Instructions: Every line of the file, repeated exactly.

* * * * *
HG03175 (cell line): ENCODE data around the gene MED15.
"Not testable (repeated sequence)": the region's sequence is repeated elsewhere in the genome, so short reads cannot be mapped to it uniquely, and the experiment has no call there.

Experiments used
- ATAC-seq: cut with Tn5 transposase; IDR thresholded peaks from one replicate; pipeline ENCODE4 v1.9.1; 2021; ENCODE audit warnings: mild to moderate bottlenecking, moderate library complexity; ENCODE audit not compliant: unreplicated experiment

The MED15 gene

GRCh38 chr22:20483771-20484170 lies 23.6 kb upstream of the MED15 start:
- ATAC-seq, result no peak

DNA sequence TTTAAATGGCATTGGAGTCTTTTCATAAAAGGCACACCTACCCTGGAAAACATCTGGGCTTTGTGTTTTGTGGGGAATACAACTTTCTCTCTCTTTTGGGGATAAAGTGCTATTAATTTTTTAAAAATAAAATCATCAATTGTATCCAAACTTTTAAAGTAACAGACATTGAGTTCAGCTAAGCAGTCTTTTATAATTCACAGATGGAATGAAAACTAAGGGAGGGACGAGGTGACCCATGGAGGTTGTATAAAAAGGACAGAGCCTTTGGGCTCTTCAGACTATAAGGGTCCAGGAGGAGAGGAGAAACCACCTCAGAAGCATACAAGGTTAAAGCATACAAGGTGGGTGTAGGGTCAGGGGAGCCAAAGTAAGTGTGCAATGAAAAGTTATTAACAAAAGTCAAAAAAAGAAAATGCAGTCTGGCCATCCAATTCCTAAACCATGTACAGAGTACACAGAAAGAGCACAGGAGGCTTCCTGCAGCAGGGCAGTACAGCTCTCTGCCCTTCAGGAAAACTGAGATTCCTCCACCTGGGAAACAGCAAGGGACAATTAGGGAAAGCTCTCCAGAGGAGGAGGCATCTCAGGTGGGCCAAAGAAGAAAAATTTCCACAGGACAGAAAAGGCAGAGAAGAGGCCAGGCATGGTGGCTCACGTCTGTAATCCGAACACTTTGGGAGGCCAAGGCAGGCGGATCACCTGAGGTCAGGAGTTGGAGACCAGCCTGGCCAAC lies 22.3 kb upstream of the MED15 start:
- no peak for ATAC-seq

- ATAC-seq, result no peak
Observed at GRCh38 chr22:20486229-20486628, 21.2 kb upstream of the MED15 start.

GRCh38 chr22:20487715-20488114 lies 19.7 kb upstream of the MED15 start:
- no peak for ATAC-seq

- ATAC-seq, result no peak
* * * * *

HG03175 (cell line): ENCODE data around the gene MED15.
"Not testable (repeated sequence)": the region's sequence is repeated elsewhere in the genome, so short reads cannot be mapped to it uniquely, and the experiment has no call there.

Experiments used
- ATAC-seq: cut with Tn5 transposase; IDR thresholded peaks from one replicate; pipeline ENCODE4 v1.9.1; 2021; ENCODE audit warnings: mild to moderate bottlenecking, moderate library complexity; ENCODE audit not compliant: unreplicated experiment

The MED15 gene

GRCh38 chr22:20483771-20484170 lies 23.6 kb upstream of the MED15 start:
- ATAC-seq, result no peak

DNA sequence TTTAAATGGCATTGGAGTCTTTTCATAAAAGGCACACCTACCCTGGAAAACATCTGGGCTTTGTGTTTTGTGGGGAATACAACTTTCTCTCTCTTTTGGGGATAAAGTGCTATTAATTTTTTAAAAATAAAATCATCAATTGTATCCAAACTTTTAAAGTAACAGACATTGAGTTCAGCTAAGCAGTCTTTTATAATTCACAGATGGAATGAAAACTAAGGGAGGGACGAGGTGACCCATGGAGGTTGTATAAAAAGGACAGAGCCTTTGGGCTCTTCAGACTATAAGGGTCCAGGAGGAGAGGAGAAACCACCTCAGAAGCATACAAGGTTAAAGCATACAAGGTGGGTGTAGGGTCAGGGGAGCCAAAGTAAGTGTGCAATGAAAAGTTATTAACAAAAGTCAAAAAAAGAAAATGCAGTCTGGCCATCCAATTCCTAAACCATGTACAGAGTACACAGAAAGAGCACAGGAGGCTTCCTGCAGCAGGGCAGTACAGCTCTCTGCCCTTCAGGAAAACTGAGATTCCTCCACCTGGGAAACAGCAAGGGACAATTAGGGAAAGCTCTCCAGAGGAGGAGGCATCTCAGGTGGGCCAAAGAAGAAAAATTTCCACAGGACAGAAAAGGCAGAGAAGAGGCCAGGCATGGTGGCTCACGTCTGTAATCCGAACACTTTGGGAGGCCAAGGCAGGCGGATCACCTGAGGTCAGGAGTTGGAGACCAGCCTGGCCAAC lies 22.3 kb upstream of the MED15 start:
- no peak for ATAC-seq

- ATAC-seq, result no peak
Observed at GRCh38 chr22:20486229-20486628, 21.2 kb upstream of the MED15 start.

GRCh38 chr22:20487715-20488114 lies 19.7 kb upstream of the MED15 start:
- no peak for ATAC-seq

- ATAC-seq, result no peak